4.  G.I. Joe (1985-1986): When Hasbro decided to re-imagine and re-launch the G.I. Joe toy line in the early 80’s, they were at a loss how to market it. According to legend, a chance meeting between the head honchos of Hasbro toys and Marvel comics in a men’s room in 1982 launched the Joe army as its known today. It was decided that instead of making uniform soldiers, the new toys would focus on individual characters with unique training, skills, weapons, personalities and looks and virtually all of the Joes (and their villains) we knew and loved in the 80’s were the brainchild of Marvel comics. This expanding mythology lent itself perfectly to an animated show produced by the Sunbow animated branch of Marvel and after airing two popular five episode mini-series in 1983 and 84 respectfully, a full fledged after school cartoon was launched in 1985 and aired 95 episodes over the course of two seasons.

Sharing the same block as Hasbro’s other mega-franchise, the Transformers, G.I. Joe gave us daily doses of black and white patriotism as Duke, Flint, Lady J, Snake Eyes and the other Real American Heroes went head to head with the global terrorist organization known as Cobra, lead by the most disrespected and incompetent leader in the history of animation, Cobra Commander. I didn’t realize it until a few years ago when I caught a few Joe episodes on Teletoon Retro that G.I. Joe was also kind of racist; Roadblock, the most popular black character, communicated strictly in rap and rhyme while Asian and First Nations characters spoke with stereotypical accents and couldn’t properly use pronouns. Fortunately none of that found its way into my cortex, but I do remember the PSAs added to the end of every episode, and much like those included in every episode of He-Man and She-Ra, these were to help ease parental concerns over marketing WMDs to eight year olds. G.I. Joe’s PSAs forever embedded the catch phrase “Knowing is half the battle!” into pop culture’s lexicon. A movie was eventually produced, explaining the origins of both Cobra and Cobra Commander and starring the voice of Don Johnson, but given how Transformers The Movie and the My Little Pony movies underperformed at the box office, it was broken up into a final five episode mini-series that acted as the show’s swan song. To think, all of that because a couple of moguls shared side-by-side urinals. Apparently a full bladder is the other half of the battle.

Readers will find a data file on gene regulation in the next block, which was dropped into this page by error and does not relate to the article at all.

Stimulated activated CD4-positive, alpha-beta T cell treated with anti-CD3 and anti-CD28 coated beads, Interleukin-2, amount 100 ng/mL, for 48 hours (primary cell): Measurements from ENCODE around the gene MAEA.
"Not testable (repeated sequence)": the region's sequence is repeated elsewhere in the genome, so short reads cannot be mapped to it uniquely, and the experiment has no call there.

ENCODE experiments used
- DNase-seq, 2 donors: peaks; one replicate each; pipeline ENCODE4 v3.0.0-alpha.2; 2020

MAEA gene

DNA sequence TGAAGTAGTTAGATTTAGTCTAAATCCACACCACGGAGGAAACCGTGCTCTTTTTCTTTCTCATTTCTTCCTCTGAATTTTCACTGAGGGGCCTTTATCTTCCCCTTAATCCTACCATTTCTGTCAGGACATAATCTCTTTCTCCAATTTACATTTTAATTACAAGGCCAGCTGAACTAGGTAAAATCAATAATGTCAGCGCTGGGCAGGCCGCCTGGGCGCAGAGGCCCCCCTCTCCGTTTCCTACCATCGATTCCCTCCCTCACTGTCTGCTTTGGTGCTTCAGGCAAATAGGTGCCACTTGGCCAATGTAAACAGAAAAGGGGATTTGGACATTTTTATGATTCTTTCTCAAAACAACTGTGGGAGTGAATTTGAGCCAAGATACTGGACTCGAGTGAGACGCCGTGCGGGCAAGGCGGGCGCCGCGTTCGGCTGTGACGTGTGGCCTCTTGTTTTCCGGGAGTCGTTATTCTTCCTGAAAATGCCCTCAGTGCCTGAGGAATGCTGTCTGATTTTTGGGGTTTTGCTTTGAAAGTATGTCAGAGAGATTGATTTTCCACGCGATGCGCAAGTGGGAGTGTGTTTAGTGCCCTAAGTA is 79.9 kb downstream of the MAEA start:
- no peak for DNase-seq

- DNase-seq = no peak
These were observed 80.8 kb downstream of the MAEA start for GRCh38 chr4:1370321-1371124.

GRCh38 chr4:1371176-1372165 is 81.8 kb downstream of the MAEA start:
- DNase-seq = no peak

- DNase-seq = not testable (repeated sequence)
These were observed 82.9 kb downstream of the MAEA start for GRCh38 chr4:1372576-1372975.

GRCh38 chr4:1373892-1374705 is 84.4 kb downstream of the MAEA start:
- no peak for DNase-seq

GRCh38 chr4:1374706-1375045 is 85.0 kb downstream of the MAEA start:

3.  Batman the Animated Series (1992-1995): Coinciding with the release of Tim Burton’s Batman Returns in 1992, Batman TAS literally started an explosion in comic book media. It was grim, gritty and darker then anything ever seen before. In fact, uber-producers Bruce Timm and Paul Dini had to deflect criticism over the show’s more action-oriented approach from Fox studio executives until the first episode aired to critical acclaim and gave them some breathing room. The show made Kevin Conroy, who voiced the Dark Knight, a star (Conroy has voiced Batman in cartoons, animated movies and video games for over twenty years now and is a fixture on the convention circuit) and made Mark Hamill the definitive Joker in an entire generation’s minds. The show’s art-noir style was even given it’s own name, Dark Deco, and the show, along with the two Burton movies, salvaged Batman as the greatest comic icon in the world, and allowed him to weather the crimes against cinema that were the Joel Schumacher films that nearly killed the franchise. It also launched an entire animated universe for DC comics, including the Superman Animated Series, Justice League and the legion of direct to DVD/Blu-ray releases DC has successfully unleashed over the past decade. In fact, one could argue that if it hadn’t been for Timm and Dini’s barrel chested, square jawed Batman and his dark and stylized Gotham city, we may not even be enjoying the tidal wave of billion dollar comic book movies that’s helping keep Hollywood afloat these days.